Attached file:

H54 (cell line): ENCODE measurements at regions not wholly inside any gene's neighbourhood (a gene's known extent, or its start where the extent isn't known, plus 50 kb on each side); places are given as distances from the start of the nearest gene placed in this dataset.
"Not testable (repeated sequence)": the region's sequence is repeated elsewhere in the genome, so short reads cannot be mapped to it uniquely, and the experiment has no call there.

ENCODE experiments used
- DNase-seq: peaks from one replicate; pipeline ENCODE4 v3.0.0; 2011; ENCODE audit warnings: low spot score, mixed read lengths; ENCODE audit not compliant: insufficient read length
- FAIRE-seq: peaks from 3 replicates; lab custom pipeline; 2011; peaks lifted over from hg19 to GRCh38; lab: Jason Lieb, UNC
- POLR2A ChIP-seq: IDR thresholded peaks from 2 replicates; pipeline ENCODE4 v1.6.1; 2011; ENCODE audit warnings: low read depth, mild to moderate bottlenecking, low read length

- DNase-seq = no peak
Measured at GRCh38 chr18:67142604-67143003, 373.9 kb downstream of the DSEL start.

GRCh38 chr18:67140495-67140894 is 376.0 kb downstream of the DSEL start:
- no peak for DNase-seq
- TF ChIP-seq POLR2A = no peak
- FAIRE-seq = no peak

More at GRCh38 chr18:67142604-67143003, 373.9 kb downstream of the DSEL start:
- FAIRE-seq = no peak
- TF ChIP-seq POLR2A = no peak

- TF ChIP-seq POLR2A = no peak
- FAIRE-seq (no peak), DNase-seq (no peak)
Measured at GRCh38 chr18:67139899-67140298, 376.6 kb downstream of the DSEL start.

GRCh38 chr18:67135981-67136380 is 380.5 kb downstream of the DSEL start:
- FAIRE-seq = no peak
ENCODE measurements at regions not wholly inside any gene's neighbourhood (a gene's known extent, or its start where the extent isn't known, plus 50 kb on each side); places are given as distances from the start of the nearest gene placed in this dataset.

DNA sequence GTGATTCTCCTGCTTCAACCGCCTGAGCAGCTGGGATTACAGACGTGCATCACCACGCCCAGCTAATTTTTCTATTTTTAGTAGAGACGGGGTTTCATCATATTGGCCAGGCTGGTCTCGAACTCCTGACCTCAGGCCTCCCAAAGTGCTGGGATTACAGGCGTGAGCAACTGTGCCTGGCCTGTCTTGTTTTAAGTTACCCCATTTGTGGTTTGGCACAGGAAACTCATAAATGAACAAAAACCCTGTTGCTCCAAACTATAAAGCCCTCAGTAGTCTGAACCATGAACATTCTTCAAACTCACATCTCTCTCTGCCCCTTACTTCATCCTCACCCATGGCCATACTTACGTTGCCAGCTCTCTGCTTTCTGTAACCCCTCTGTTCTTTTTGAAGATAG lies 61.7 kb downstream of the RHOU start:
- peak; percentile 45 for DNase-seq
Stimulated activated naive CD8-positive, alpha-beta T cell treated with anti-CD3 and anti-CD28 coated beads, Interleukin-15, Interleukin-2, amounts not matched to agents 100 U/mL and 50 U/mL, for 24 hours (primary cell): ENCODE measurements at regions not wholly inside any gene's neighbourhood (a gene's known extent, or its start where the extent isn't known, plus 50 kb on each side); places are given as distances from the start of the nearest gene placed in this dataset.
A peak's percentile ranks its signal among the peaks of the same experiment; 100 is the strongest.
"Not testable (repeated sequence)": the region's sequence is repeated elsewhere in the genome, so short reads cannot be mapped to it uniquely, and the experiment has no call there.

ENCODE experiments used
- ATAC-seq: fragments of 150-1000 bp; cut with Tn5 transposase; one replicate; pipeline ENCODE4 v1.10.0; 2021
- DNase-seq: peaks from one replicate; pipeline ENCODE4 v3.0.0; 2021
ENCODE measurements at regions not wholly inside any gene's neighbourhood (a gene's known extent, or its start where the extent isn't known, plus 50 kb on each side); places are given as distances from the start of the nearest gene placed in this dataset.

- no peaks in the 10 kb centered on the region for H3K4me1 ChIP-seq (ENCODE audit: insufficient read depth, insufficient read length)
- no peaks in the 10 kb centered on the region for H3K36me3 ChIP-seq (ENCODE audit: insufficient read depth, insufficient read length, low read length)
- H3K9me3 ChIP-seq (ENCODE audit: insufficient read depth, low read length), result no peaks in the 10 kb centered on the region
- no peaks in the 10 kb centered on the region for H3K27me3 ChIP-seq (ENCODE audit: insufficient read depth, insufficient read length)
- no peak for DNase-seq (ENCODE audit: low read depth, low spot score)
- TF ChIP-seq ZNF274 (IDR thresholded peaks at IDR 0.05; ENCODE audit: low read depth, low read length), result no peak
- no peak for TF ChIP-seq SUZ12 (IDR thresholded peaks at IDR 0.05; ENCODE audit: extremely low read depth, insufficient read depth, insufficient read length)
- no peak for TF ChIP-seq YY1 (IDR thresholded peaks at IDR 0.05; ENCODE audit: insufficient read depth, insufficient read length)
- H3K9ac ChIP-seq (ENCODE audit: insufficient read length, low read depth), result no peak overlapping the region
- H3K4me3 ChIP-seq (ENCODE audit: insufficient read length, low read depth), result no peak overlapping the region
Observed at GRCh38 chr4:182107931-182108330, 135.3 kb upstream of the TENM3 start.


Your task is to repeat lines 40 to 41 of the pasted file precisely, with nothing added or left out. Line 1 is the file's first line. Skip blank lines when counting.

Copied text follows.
- H3K4me3 ChIP-seq (ENCODE audit: insufficient read length, low read depth), result no peak overlapping the region
Observed at GRCh38 chr4:182107931-182108330, 135.3 kb upstream of the TENM3 start.